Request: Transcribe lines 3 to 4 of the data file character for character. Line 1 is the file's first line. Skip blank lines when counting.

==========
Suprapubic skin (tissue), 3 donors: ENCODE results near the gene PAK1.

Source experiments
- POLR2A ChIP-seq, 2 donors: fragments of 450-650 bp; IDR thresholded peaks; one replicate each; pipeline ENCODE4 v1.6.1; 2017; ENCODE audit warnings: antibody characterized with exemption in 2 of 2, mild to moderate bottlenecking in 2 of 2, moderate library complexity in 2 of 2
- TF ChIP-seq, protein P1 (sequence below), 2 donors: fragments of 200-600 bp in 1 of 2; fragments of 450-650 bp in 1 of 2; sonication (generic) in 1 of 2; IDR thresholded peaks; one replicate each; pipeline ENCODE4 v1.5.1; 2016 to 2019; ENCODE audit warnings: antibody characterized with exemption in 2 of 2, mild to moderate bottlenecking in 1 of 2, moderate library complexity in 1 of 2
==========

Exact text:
- POLR2A ChIP-seq, 2 donors: fragments of 450-650 bp; IDR thresholded peaks; one replicate each; pipeline ENCODE4 v1.6.1; 2017; ENCODE audit warnings: antibody characterized with exemption in 2 of 2, mild to moderate bottlenecking in 2 of 2, moderate library complexity in 2 of 2
- TF ChIP-seq, protein P1 (sequence below), 2 donors: fragments of 200-600 bp in 1 of 2; fragments of 450-650 bp in 1 of 2; sonication (generic) in 1 of 2; IDR thresholded peaks; one replicate each; pipeline ENCODE4 v1.5.1; 2016 to 2019; ENCODE audit warnings: antibody characterized with exemption in 2 of 2, mild to moderate bottlenecking in 1 of 2, moderate library complexity in 1 of 2